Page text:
Keep a file of your favorite samples and inspirational images even if you can’t afford a makeover yet, or haven’t found the home of your dreams. This homeowner/designer kept all the fabric samples that she loved in a bag until she found the right home to settle in. She'd also been acquiring updated yet traditional pieces for just the kind of collected look she liked.
So what is this common decor faux pas? It’s when people hang their curtains right at the top of a window frame. Bobby says, “Putting the curtains right at the top of your window makes your window look smaller and your ceiling look shorter.” It’s all about the visual effect your curtains are creating, and no one wants their room to scream small windows and short ceilings, right? Of course not! So what’s the right way to hang your curtains?
Happy Friday! I am joining in with some amazing bloggers to share some tips on organization. I don't know about you, but this is a perfect time of the year to start organizing those spots in our homes that gets a little (at my house A LOT) messed up during the year. I want to take you into our Master bathroom where I get ready and share how I organized my make-up drawer. I have a hodge podge of makeup and buy more because I can't find what I thought I didn't have. Not any longer. I went to the Dollar Tree purchased a couple of things to use. You wont believe what I used....well maybe you will. 🤪 Click on my blog link to see how I organized my makeup this morning. 😘 Have a great weekend!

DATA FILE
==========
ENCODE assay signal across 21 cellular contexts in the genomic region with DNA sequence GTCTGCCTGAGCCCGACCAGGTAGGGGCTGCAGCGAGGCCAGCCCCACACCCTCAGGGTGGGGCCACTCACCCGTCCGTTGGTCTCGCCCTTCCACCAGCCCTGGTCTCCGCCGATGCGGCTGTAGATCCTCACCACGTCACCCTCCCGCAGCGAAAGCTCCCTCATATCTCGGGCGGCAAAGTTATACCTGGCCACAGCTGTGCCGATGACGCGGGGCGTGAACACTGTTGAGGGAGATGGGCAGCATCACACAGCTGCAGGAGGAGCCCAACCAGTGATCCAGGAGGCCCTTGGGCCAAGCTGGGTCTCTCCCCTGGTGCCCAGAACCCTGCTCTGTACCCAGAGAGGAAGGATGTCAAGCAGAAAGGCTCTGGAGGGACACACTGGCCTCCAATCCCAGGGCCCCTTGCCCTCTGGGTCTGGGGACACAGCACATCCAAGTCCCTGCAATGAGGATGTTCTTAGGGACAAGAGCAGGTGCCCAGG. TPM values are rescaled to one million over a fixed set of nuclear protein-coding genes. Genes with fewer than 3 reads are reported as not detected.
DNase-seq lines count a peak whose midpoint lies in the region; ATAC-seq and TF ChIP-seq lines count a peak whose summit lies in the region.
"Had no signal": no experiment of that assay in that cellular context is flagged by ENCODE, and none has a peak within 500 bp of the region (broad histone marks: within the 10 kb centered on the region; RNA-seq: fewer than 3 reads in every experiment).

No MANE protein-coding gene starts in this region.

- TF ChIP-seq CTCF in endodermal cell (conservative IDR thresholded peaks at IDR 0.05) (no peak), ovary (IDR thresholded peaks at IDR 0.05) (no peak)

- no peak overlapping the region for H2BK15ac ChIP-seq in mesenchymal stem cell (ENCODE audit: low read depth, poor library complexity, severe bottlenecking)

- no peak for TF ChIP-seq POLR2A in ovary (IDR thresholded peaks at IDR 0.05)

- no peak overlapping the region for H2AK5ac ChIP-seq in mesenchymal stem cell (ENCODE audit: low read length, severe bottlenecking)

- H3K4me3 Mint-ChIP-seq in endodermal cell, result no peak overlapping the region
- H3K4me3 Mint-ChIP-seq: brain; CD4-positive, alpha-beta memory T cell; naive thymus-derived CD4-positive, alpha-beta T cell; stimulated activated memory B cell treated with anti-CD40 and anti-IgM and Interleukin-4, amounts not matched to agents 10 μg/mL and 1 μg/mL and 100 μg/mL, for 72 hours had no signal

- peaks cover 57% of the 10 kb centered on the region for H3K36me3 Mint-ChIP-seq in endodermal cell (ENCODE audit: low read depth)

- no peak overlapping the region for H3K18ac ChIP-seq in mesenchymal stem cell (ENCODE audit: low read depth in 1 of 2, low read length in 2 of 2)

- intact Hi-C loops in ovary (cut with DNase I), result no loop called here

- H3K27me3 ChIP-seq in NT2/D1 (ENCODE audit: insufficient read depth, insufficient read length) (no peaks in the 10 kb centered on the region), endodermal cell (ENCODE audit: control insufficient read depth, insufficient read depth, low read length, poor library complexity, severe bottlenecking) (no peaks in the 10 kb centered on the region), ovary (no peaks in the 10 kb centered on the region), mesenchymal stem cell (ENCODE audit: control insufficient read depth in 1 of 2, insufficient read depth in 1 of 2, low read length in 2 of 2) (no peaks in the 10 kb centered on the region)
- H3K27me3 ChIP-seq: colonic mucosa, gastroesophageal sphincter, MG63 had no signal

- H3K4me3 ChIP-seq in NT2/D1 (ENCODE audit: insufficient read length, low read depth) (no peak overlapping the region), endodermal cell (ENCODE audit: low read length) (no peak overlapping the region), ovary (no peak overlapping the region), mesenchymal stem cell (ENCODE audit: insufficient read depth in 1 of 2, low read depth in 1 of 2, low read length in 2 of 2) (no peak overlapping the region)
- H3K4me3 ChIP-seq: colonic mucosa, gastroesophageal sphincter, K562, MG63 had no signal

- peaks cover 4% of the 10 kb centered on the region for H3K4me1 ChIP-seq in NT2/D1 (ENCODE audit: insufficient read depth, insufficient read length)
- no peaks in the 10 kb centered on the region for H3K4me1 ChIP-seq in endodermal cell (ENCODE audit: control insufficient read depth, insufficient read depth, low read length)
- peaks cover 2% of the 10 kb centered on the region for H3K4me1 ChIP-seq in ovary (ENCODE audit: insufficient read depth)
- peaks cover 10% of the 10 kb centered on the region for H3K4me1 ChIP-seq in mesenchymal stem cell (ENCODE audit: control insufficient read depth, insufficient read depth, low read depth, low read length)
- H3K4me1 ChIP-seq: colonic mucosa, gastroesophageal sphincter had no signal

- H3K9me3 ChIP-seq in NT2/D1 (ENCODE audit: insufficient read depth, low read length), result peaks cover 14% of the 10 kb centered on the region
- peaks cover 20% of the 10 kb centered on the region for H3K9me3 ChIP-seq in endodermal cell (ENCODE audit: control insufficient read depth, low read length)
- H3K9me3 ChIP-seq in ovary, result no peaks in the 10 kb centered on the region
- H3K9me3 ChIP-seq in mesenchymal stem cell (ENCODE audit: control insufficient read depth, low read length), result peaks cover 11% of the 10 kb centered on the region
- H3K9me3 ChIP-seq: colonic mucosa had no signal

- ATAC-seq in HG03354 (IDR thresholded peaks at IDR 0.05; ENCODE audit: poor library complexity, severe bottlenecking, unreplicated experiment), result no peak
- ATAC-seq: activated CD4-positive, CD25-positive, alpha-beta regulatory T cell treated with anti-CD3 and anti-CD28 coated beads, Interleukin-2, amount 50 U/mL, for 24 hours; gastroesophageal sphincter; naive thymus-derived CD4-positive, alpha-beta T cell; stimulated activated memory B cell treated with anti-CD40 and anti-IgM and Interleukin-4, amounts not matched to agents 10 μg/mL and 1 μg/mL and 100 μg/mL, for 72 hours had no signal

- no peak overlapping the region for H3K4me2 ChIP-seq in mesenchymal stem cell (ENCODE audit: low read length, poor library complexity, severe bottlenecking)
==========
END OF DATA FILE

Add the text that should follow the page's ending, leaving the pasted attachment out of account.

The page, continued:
If Chip and Joanna Gaines have convinced you that your abode needs shiplap, you're usually best off installing the boards horizontally rather than vertically. "It can really expand a space, making it feel larger than vertical boards can," says Jason Arnold. "Horizontal boards also feel more contemporary." Vertical boards, however, can be ideal for rooms with high ceilings.
It’s not as much about where you put your furniture as it is about the types of pieces you choose. "In each room I design, I try to include at least one round piece, such as a coffee table, that people can walk around without bumping their knees," says interior designer Katie Rosenfeld. "I also add a few armchairs and a versatile piece like a garden stool that can be used as a stool to sit on or as a table for a drink."
Have you shopped for a mattress lately? It can be so confusing. Which one is best for a back sleeper or a side sleeper? Can you try out the mattresses that are only available online? Which one is best? Is organic really worth the price? We're not laying down on the job, or well for this one, we might be. Anita is shopping for a new mattress, and she has done a lot of research.
These homeowners wanted to let their guests be the color to their space, so they painted all of the background surfaces, including the brick fireplace, a clean shade of white. A vintage advertisement and an Arkansas license plate hang on the wall. The casual furniture is covered in washable slipcovers for easy cleanup when inevitable spills happen.